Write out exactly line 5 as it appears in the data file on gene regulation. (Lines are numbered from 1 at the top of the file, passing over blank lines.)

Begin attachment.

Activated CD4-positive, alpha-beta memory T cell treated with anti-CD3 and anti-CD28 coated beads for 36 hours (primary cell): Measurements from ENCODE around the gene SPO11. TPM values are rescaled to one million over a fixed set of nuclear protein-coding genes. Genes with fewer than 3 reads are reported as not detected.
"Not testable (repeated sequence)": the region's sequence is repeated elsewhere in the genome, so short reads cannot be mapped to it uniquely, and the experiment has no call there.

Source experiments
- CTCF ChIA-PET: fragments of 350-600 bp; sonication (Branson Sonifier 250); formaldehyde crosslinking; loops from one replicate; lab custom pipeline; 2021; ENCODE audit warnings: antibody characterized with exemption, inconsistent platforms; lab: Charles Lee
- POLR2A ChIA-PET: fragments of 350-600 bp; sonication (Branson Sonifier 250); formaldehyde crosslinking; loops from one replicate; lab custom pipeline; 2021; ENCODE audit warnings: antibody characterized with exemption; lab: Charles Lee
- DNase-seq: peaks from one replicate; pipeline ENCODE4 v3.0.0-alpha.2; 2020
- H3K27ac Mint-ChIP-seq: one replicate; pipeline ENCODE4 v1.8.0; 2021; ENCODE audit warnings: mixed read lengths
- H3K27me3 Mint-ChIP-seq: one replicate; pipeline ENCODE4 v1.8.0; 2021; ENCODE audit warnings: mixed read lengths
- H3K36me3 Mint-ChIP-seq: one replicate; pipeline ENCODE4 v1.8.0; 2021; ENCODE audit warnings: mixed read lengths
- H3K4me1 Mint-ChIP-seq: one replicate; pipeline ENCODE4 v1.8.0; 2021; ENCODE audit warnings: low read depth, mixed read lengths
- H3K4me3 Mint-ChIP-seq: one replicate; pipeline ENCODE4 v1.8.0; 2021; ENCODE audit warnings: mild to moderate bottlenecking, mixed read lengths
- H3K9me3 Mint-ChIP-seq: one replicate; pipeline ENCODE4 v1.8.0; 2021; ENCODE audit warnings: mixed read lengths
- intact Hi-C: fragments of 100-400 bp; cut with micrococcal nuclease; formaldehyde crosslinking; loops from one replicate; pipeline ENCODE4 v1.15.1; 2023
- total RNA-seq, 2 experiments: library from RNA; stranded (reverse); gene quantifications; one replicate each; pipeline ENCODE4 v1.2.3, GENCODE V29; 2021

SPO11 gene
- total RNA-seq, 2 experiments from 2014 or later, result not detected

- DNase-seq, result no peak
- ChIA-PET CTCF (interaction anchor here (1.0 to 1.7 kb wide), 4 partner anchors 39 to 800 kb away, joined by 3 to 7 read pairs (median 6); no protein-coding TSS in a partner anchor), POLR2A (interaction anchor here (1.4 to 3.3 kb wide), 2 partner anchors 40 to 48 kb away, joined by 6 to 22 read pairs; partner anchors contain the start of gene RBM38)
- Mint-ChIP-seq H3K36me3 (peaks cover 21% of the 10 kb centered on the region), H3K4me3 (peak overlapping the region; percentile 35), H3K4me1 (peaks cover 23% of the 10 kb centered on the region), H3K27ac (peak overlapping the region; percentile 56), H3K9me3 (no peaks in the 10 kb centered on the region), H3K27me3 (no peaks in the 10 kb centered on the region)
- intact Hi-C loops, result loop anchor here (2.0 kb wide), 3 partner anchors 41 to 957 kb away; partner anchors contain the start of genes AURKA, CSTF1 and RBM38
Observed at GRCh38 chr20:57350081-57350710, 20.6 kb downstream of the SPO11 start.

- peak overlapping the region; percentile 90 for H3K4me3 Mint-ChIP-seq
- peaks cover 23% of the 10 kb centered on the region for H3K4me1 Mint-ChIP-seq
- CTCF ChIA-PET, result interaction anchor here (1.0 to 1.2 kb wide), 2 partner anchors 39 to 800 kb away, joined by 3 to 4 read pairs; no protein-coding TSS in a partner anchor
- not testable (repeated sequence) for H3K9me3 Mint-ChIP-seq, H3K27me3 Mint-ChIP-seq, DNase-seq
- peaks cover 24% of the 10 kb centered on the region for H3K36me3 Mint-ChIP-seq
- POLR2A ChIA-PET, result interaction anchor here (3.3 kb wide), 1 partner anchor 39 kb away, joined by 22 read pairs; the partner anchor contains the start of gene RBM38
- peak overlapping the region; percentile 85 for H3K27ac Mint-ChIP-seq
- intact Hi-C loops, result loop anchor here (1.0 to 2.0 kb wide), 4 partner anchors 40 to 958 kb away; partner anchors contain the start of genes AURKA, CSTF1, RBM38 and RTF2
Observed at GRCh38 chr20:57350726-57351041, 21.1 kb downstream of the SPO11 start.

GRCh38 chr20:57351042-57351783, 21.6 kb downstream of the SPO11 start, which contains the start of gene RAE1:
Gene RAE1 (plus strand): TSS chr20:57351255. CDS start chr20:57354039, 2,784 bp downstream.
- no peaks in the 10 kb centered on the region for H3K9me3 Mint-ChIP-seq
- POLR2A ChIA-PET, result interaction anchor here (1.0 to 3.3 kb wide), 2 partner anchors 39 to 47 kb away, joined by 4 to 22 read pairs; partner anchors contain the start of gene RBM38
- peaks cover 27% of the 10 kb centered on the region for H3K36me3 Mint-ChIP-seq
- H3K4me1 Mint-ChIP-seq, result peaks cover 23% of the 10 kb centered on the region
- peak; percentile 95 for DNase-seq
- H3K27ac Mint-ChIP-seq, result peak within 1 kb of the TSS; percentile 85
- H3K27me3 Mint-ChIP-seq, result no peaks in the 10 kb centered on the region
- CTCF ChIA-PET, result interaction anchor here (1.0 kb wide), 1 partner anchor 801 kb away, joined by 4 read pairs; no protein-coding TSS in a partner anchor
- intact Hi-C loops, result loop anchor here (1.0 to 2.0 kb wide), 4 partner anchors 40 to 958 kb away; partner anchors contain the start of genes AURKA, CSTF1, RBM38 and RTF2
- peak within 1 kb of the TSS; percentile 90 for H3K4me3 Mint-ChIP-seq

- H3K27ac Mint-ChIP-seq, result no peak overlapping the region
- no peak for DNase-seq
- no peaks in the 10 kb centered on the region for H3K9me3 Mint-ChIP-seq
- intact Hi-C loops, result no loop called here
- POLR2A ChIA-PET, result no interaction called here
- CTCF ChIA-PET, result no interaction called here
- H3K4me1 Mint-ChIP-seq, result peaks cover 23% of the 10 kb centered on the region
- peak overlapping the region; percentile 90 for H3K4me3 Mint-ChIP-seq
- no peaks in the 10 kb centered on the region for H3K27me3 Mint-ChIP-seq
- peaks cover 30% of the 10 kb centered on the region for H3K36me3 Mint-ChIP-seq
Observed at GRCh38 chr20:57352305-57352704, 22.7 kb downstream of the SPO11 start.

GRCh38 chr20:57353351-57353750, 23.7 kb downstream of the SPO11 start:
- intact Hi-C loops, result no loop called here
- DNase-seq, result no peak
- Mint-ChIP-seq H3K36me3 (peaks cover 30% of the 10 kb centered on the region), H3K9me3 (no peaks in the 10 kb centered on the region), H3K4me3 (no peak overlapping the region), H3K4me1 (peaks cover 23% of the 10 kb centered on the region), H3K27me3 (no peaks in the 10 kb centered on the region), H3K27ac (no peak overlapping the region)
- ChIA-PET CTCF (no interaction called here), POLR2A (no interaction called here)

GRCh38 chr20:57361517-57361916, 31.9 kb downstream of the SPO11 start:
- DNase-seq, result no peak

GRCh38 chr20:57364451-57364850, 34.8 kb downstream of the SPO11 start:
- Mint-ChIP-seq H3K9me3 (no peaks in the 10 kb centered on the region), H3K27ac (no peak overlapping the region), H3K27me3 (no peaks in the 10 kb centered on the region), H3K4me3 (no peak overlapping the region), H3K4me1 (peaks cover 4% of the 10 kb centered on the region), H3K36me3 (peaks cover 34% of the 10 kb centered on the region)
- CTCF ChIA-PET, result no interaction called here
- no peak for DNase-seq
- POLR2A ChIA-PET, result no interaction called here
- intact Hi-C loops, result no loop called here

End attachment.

- POLR2A ChIA-PET: fragments of 350-600 bp; sonication (Branson Sonifier 250); formaldehyde crosslinking; loops from one replicate; lab custom pipeline; 2021; ENCODE audit warnings: antibody characterized with exemption; lab: Charles Lee